The Turkish-Israeli reconciliation is a belated, but necessary move. In addition to noting the impressive achievement chalked up by U.S. President Barack Obama prior to his departure from Israel and the potential strategic benefits of the good news from Ankara, one should consider the reconciliation in its true proportions. Anyone still expecting a rapid renewal of the extremely close relationship that existed between the two countries in the 1990s is likely to be disappointed.
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The deterioration in Jerusalem's relations with Ankara started way before the 2010 Mavi Marmara flotilla incident. Turkish criticism of Israeli steps taken to counter Palestinian terror gradually mounted throughout the Second Intifada, particularly after Recep Tayyip Erdogan was elected prime minister in 2003. Soon, military ties with Turkey began a downward slope.
The deteriorating relationship had reached a point of no return a year and a half before the flotilla set sail for Gaza. This occurred when Erdogan was insulted by then-Prime Minister Ehud Olmert’s decision to embark on Operation Cast Lead in Gaza in December 2008, only days after visiting Turkey, during which Erdogan tried to mediate a renewal of diplomatic negotiations between Israel and Syria. On top of Erdogan's real fury directed at his Israeli counterpart, it seemed as though the Turkish prime minister made a calculated decision to distance himself as much as possible from Israel, as part of his efforts to redefine Turkey’s role and position in the Middle East.
Even after Friday's conciliatory announcement, it is hard to imagine military ties between the two countries returning to their glory days. It is likely that both countries will look for some symbolic, gradual moves toward basic military ties. In the past, Israel benefited greatly from the joint manoeuvres with Turkey, which enabled its pilots to train for scenarios involving attacks on distant targets, such as the nuclear facilities in Iran. But since then, alternative training locations have been found in Greece, Bulgaria and Romania.
Furthermore, the close intelligence ties between Turkey and Iran, which exist despite their disputes, deter Israel from any collaboration which could lead to a leaking of sensitive information. Nevertheless, one can expect positive developments such as the renewal of multi-player exercises, led by the United States, particularly naval and rescue training missions that also include the navies of other countries. Another development could be the improvement of ties with NATO, which Turkey has impeded in recent years. The deals between Israel Military Industries and Turkey, which were suspended in 2008 and again from 2010 onward, may be unfrozen.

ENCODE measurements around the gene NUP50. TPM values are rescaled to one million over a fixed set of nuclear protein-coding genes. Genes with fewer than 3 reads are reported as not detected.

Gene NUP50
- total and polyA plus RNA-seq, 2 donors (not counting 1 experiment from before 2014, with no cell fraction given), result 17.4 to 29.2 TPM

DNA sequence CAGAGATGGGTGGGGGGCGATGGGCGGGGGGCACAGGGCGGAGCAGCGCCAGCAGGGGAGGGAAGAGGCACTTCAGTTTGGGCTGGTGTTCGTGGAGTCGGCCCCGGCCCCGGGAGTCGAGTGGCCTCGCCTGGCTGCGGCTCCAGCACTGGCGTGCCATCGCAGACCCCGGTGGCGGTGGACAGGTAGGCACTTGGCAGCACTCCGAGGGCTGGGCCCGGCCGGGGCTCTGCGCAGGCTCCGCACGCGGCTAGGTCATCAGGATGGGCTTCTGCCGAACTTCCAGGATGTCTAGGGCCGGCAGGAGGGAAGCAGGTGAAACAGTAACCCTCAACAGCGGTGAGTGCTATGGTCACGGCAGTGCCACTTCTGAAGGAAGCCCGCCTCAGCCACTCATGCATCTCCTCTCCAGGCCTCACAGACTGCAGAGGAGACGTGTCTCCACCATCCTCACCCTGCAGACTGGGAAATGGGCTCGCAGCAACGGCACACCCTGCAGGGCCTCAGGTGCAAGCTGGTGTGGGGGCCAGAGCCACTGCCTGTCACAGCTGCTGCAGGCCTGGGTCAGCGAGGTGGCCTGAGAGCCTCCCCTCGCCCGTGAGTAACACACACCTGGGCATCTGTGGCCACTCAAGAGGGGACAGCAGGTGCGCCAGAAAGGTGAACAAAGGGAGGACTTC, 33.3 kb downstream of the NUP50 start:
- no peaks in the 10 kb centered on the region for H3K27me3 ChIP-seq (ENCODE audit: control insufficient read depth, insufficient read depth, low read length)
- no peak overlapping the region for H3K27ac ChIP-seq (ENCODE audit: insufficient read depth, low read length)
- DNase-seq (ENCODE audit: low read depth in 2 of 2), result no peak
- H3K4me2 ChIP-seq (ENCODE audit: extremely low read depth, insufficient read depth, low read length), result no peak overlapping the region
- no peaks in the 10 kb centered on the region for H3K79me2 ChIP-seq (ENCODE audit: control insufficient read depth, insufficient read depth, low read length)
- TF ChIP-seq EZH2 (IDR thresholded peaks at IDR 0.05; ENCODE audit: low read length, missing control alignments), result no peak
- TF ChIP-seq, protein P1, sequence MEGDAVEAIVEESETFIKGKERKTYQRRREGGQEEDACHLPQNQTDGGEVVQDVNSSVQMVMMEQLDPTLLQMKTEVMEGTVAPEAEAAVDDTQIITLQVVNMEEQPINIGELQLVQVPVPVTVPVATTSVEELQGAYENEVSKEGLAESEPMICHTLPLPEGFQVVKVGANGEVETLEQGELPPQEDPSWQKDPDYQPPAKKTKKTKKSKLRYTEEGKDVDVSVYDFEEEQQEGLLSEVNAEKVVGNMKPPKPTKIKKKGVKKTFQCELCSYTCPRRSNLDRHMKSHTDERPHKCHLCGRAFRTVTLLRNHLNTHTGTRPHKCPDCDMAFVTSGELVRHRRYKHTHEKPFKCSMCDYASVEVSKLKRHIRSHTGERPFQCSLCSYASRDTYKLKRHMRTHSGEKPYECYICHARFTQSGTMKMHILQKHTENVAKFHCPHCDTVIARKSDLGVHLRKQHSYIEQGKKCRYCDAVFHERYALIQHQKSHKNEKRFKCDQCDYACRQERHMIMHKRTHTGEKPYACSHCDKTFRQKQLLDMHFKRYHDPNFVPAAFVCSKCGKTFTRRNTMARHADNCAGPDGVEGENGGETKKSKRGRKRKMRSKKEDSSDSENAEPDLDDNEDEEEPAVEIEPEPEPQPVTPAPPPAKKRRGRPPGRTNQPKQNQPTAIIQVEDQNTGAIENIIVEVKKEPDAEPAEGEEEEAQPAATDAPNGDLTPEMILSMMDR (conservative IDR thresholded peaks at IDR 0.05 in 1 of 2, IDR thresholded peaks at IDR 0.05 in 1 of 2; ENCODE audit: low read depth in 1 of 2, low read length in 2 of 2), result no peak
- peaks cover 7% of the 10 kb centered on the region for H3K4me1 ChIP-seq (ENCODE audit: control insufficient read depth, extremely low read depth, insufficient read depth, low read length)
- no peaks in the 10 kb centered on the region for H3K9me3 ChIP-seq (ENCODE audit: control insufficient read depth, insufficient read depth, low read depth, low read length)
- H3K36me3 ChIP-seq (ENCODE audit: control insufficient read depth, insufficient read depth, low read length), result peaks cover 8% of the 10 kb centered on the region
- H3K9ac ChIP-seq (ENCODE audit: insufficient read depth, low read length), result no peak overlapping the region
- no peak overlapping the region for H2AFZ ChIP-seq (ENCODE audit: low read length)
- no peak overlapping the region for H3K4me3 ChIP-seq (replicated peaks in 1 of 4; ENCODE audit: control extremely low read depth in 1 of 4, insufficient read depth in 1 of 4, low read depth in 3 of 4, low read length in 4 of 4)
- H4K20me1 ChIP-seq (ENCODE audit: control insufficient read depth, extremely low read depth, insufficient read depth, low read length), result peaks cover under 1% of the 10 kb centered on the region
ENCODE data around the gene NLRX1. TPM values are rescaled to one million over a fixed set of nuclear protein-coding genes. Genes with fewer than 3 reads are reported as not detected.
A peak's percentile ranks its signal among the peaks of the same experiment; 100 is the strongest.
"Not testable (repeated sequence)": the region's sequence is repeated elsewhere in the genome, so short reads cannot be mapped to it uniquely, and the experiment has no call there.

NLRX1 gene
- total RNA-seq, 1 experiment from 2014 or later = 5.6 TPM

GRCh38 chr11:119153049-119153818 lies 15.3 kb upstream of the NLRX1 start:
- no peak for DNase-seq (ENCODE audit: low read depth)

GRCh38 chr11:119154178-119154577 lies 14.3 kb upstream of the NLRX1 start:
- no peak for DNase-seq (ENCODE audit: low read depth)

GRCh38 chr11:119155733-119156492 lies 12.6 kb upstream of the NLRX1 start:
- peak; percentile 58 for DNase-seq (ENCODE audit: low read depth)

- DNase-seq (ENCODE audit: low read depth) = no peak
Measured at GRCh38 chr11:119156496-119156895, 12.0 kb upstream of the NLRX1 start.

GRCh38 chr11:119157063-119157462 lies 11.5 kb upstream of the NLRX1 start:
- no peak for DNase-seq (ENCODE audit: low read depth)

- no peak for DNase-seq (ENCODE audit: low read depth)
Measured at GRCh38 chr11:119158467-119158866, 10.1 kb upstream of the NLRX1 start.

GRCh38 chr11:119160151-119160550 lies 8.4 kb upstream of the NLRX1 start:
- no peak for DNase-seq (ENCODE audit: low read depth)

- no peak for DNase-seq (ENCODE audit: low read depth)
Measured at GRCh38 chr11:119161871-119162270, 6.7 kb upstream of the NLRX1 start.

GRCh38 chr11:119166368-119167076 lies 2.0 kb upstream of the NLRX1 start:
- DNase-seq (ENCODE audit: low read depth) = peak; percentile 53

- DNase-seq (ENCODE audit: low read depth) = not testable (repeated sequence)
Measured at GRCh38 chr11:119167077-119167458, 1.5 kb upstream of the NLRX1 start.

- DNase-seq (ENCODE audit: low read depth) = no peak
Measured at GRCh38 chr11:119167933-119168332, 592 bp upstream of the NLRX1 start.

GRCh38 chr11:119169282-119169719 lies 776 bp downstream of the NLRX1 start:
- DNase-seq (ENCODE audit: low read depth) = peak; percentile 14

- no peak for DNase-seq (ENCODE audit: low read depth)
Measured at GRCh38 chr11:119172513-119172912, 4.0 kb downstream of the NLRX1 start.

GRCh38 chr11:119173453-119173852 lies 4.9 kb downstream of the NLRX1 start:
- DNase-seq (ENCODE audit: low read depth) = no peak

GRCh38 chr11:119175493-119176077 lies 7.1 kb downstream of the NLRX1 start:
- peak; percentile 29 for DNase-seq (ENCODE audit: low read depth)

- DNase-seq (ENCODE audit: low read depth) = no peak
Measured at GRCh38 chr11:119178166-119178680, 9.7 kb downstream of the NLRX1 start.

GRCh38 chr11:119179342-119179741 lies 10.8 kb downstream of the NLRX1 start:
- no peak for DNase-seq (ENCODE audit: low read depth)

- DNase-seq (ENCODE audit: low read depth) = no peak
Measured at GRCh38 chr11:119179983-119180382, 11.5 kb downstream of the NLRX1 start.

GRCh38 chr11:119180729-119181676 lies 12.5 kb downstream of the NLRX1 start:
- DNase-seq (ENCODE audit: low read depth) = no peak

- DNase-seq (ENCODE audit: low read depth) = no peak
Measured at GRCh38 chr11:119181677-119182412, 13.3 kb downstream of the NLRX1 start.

Strategically, there is some benefit in the fact that the Turks made their move despite Iran’s displeasure. It remains to be seen whether the rapprochement will in fact contribute to a reduction in arms smuggling from Iran to Lebanon's Hezbollah, much of which occurs through Turkish territory, or to a decrease in the activity of terrorist organizations, that use Turkish soil as a base for planning operations against Israel. As sources in Prime Minister Benjamin Netanyahu’s bureau emphasized, there is now a potential base for coordination with Ankara on Syria, whose accelerated destruction is causing similar concerns for Turkey and Israel.
The reconciliation was widely supported by Israel's defense establishment. Former defense minister Ehud Barak and Israel Defense Forces Chief of Staff Benny Gantz have been urging such a move for a long time. Israel's incoming defense minister, Moshe Ya’alon, opposed making apologies in the past, but has changed his mind and now supports the new developments. Ya’alon and Gantz were particularly keen on the clause which removed the threat of criminal charges against IDF officers and soldiers. Even though the move has so far not had any practical implications for participants in the assault on the Marmara, there is great symbolic significance in the fact that Ankara has suspended legal action.